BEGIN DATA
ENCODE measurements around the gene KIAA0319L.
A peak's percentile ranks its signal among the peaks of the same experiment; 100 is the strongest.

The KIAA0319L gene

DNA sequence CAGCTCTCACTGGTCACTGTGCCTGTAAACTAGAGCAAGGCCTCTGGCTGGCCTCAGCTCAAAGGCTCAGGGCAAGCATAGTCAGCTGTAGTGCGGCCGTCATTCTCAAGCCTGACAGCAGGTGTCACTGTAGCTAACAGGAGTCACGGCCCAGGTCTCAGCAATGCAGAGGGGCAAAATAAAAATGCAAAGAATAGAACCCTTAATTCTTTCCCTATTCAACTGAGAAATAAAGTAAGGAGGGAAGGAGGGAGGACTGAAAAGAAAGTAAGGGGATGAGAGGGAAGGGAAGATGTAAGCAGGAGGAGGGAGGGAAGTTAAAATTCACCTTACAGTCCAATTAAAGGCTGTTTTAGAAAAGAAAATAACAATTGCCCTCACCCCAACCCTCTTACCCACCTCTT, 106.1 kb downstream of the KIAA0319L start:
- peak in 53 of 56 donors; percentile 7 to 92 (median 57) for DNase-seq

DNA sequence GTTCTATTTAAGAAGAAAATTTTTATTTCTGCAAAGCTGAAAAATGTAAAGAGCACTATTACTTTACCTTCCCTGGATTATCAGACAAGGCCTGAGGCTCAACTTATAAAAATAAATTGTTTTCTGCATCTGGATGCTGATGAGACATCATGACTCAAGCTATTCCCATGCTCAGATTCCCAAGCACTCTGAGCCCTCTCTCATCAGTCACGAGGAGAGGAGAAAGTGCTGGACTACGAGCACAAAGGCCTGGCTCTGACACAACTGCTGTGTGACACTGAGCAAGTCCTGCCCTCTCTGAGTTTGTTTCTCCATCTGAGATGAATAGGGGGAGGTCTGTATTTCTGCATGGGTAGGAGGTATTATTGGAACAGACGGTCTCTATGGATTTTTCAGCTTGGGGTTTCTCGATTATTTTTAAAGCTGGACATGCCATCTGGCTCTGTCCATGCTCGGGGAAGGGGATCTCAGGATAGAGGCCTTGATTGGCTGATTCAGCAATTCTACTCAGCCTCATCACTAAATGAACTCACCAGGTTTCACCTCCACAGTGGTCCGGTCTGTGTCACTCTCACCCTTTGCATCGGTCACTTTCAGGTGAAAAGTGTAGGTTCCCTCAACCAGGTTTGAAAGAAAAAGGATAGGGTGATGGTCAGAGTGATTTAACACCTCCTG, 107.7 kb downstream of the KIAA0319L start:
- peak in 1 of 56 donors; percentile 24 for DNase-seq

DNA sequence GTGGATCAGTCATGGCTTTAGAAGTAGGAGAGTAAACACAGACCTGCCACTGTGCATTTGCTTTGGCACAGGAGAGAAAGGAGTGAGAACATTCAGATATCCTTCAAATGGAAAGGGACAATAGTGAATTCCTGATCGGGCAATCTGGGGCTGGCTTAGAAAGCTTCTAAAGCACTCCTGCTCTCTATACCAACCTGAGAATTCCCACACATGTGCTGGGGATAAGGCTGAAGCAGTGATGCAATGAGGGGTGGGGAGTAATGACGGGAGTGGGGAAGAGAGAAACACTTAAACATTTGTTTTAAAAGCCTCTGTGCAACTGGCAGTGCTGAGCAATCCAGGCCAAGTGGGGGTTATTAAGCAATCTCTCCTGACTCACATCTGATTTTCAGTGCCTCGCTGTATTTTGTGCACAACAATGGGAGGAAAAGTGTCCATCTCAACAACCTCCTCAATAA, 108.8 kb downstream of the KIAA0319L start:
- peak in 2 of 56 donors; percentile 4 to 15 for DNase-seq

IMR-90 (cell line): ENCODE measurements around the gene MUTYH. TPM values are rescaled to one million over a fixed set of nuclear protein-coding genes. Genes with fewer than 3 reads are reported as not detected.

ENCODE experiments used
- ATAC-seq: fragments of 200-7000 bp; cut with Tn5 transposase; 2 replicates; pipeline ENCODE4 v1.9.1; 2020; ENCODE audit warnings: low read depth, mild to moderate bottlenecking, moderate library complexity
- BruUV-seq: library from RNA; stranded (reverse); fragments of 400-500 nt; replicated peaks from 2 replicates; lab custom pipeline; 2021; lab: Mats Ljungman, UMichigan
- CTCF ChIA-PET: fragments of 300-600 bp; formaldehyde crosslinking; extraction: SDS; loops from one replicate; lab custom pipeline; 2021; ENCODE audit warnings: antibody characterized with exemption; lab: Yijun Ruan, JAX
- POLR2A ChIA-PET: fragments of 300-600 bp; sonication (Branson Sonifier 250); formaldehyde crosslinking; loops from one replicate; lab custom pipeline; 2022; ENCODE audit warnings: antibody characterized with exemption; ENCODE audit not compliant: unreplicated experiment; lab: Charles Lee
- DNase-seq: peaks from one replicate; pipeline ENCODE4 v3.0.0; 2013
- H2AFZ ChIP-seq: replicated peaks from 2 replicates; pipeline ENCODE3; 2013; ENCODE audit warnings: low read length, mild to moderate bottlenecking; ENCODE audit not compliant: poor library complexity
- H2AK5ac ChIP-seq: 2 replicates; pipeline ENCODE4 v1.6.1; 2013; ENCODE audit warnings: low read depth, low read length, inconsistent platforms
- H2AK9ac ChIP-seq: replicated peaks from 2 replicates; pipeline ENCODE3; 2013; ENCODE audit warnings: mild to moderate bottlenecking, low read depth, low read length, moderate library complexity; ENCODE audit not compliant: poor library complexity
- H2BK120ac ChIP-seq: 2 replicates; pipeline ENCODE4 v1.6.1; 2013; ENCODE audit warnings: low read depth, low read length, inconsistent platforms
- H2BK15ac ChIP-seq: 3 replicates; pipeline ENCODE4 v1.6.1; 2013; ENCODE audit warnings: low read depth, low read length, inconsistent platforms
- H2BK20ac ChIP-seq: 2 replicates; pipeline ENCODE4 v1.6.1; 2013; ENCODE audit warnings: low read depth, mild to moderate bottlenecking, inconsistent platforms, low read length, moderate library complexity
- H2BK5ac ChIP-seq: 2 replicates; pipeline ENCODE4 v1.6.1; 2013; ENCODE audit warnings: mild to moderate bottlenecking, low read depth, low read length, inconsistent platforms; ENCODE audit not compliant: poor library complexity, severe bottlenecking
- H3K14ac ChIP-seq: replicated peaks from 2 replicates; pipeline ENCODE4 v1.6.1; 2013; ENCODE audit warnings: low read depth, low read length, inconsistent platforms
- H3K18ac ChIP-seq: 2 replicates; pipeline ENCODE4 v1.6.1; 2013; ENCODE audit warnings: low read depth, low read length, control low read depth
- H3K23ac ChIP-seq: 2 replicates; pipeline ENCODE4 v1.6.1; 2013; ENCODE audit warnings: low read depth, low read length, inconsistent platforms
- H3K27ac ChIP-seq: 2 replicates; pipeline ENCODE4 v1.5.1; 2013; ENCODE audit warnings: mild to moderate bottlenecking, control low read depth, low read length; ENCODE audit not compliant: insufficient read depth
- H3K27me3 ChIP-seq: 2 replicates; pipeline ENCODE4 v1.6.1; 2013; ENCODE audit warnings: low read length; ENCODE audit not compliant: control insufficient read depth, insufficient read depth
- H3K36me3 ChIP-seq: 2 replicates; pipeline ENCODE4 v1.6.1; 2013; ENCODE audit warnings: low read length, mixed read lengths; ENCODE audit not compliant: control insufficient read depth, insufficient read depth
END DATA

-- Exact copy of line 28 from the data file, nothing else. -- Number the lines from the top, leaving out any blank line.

- H3K27me3 ChIP-seq: 2 replicates; pipeline ENCODE4 v1.6.1; 2013; ENCODE audit warnings: low read length; ENCODE audit not compliant: control insufficient read depth, insufficient read depth